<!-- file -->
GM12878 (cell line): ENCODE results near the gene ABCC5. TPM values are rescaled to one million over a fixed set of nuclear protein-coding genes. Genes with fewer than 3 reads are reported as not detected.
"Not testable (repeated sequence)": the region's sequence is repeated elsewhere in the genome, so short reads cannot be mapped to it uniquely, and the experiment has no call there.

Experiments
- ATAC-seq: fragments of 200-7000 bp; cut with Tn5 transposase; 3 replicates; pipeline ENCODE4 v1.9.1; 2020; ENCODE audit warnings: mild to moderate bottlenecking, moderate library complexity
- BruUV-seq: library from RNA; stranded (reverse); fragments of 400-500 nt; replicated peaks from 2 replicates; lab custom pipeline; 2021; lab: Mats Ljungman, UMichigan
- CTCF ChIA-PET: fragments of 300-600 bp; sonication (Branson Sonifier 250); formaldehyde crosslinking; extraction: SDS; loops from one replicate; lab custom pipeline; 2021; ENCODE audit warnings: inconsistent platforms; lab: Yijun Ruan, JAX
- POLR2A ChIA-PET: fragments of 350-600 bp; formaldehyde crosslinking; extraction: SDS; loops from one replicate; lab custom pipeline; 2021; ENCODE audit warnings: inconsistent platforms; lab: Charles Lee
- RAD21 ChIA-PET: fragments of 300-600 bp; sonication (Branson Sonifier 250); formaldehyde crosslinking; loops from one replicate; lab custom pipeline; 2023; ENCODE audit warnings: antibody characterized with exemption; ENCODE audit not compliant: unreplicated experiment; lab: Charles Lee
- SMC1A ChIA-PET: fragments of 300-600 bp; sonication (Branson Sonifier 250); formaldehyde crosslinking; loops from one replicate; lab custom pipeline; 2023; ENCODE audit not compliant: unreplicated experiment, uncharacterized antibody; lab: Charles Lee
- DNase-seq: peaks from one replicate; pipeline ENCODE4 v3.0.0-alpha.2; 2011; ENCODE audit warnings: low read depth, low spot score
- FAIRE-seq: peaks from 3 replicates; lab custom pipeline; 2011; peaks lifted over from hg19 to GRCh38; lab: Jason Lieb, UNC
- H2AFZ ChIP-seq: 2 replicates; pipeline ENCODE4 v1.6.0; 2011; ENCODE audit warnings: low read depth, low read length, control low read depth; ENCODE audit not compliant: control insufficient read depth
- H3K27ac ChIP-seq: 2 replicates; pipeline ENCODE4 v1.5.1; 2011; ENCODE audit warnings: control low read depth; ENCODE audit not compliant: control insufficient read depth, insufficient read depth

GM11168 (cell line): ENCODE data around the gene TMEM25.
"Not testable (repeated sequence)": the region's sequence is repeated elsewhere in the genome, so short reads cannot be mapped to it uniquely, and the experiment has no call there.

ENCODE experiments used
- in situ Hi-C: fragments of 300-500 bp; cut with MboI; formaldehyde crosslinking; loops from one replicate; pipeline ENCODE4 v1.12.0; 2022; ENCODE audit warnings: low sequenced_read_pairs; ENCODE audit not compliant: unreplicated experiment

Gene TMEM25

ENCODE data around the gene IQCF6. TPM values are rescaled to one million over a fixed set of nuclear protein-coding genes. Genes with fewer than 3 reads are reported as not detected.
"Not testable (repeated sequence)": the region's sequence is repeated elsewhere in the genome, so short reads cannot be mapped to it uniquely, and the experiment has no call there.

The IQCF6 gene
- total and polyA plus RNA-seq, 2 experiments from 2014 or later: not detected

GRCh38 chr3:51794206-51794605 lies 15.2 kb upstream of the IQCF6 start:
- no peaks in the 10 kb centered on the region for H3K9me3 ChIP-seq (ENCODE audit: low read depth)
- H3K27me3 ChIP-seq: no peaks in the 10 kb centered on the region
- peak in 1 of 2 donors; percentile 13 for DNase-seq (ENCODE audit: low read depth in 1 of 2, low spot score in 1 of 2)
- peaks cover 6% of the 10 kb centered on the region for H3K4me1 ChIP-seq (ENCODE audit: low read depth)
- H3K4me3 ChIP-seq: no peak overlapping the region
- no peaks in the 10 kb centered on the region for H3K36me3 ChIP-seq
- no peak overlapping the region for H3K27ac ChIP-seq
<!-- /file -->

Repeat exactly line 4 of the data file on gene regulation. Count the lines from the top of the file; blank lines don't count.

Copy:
- ATAC-seq: fragments of 200-7000 bp; cut with Tn5 transposase; 3 replicates; pipeline ENCODE4 v1.9.1; 2020; ENCODE audit warnings: mild to moderate bottlenecking, moderate library complexity